Diagnostic value of salivary cortisol in children with abnormal adrenal cortex functions.
ABSTRACT It has been shown that the free cortisol level in saliva may reflect plasma free cortisol. The measurement of cortisol in saliva is a simple method, and as such it is important in the pediatric age group. In this research, the diagnostic value of measurement of salivary cortisol (SC) measurement was examined in adrenal insufficiency (AI).
Fifty-one patients, mean age 10.8 +/- 4.29, who were investigated for possible AI, were included. Basal cortisol levels were below 18 microg/dl. Adrenal function was determined by low-dose ACTH test. During the test, samples for SC were obtained simultaneously with serum samples (at 0-10-20-30-40 min).
Mean basal serum cortisol level was 8.21 +/- 4.10 microg/dl (mean +/- SD). Basal SC was correlated to basal serum cortisol (r = 0.64, p < 0.001). A cut-off of 0.94 microg/dl for SC differentiated adrenal insufficient subjects from normals with a sensitivity and specificity of 80 and 77%, respectively. A peak SC less than 0.62 microg/dl defined AI with a specificity of 100%; however, sensitivity was 44%.
Measurement of SC may be used in the evaluation of AI. It is well-correlated to serum cortisol. Peak SC in low-dose ACTH test can be used to differentiate patients with AI in the initial evaluation of individuals with suspected AI.
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ABSTRACT: There is no consensus on adequate adrenal response to critical illness. We aimed to evaluate adrenal function in critically ill children and its association with clinical outcome. We hypothesized that salivary cortisol would be a more appropriate tool to evaluate adrenal function in critically ill children. This was a prospective cohort study. The concentrations of serum total and salivary cortisol were measured in 34 critically ill children before and after stimulation with 250 μg adrenocorticotropic hormone (ACTH) and values were compared to a control group of healthy children (n=15). Association between outcome and adrenal insufficiency defined by an increment in serum cortisol ≤250 nM (9 μg/dl) post-ACTH was assessed. Serum total and salivary cortisol concentrations pre- and post-ACTH were significantly higher in patients and they were correlated at baseline (r=0.67; p<0.0001) and after ACTH (r=0.41; p=0.02). The incidence of adrenal insufficiency was 32.3%. This group had higher Paediatric Risk of Mortality III score (p=0.04) but Paediatric Logistic Organ Dysfunction and vasoactive inotropic scores, duration of mechanical ventilation and length of paediatric intensive care unit and hospital stay were not significantly different compared to those with an increment >250 nM (9 μg/dl) post-ACTH. An inverse correlation between salivary cortisol post-ACTH and vasoactive inotropic score (r=-0.56; p=0.0008) was observed. A salivary cortisol concentration post-ACTH of ≤226 nM (8.2 μg/dl) had a sensitivity of 79% and a specificity of 62% to discriminate need for vasoactive or inotropic support (area under ROC curve 0.74). Adrenal insufficiency defined by the "delta criterion" was not associated with outcome. A post-ACTH salivary cortisol of ≤226 nM (8.2 μg/dl) may be suggestive of an insufficient adrenal response to critical illness. This article is protected by copyright. All rights reserved.Clinical Endocrinology 03/2014; · 3.35 Impact Factor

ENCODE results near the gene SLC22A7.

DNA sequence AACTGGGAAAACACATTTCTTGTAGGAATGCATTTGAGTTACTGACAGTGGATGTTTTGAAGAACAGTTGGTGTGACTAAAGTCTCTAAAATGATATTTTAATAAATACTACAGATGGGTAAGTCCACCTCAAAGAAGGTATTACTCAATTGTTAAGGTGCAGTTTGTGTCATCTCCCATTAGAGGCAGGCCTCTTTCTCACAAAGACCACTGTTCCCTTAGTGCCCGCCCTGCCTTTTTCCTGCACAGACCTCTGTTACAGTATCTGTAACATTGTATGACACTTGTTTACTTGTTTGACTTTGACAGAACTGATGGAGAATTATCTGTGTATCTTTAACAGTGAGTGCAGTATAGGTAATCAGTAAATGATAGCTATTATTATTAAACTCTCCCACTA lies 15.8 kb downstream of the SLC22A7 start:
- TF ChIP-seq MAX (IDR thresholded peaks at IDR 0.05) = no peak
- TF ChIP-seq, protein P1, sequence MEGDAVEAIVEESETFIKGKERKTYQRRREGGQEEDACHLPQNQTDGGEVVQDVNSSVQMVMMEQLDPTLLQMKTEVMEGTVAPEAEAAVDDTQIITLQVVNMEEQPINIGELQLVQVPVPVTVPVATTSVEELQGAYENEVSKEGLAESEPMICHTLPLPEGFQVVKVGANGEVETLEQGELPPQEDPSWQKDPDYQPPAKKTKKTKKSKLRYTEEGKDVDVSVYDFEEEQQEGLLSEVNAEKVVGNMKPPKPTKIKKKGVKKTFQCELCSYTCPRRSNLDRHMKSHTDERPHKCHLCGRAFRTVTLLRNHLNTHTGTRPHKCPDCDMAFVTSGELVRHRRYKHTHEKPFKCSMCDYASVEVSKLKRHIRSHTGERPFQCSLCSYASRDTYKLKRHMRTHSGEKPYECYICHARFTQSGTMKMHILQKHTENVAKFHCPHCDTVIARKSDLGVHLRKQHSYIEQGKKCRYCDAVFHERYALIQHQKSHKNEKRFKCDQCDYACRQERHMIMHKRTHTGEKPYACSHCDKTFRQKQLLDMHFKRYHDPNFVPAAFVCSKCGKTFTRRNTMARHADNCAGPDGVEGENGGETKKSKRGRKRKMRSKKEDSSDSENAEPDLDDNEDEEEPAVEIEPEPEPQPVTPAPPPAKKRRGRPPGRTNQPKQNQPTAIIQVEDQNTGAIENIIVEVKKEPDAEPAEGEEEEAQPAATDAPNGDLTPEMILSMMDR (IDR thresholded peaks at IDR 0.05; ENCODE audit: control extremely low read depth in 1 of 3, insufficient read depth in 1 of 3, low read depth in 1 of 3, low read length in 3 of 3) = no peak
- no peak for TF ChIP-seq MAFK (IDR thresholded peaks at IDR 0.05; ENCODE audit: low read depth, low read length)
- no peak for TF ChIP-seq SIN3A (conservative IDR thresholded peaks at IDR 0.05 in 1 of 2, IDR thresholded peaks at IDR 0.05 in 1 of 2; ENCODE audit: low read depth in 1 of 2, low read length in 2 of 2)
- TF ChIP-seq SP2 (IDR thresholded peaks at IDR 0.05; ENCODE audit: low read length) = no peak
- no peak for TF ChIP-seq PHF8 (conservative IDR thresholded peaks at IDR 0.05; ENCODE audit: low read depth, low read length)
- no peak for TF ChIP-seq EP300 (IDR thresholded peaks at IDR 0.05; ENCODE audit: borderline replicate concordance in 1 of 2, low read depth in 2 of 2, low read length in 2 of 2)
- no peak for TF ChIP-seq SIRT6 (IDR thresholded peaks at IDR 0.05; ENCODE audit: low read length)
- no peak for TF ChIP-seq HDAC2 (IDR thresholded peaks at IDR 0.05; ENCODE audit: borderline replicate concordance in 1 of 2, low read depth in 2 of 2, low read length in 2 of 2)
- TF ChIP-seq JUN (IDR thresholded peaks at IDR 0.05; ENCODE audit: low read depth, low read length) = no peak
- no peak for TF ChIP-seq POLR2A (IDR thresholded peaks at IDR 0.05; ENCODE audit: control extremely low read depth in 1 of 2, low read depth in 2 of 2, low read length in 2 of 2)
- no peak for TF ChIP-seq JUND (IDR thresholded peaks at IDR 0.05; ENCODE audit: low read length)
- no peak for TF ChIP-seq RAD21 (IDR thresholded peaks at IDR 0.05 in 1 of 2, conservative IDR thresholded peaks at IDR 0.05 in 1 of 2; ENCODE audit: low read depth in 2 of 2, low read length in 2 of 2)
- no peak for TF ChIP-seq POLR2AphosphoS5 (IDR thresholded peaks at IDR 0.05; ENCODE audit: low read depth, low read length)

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ABSTRACT: The congress of the Endocrine Society 2008 approached the diagnostic, etiologic, prognostic and therapeutic novelties of adrenal insufficiency (AI). Diagnosis of AI often requires serum cortisol measurement during dynamic tests. Salivary cortisol measurement was reported to have an equivalent diagnostic performance to serum cortisol and that is even better when CBG levels are altered. Iatrogenic AI is much more frequent than Addison’s disease. Two studies have shown that patients with inhaled corticosteroid and opioid treatments should be tested for AI. A Norwegian study reported an increased mortality in the subgroup of young men that presented Addison’s disease before the age of 40. Plasma cortisol concentration in patients with current glucocorticoid replacement therapy differs notably from those observed in physiological condition. This imperfect replacement may be responsible for adverse physical condition and impaired quality of life. Two formulations of delayed hydrocortisone tablets with different pharmacokinetics from usual hydrocortisone (DuoCort™ and Chronocort™) are in development. The first study is promising and shows that these formulations better mimick the body’s natural cortisol release. Its use in the treatment of AI in patients with congenital adrenal hyperplasia has also been tested.Annales d Endocrinologie 09/2008; 69. · 0.66 Impact Factor
Article: Intra-articular glucocorticoid injections and their effect on hypothalamic-pituitary-adrenal (HPA) axis function Philip C Johnston, M.Cecilia Lansang, Soumya Chatterjee,Laurence Kennedy Department of Endocrinology, Diabetes and Metabolism, and Department of Rheumatic and Immunologic Diseases, Cleveland Clinic Foundation, 9500 Euclid Avenue, Cleveland, Ohio 44195,Endocrine 08/2014; · 3.53 Impact Factor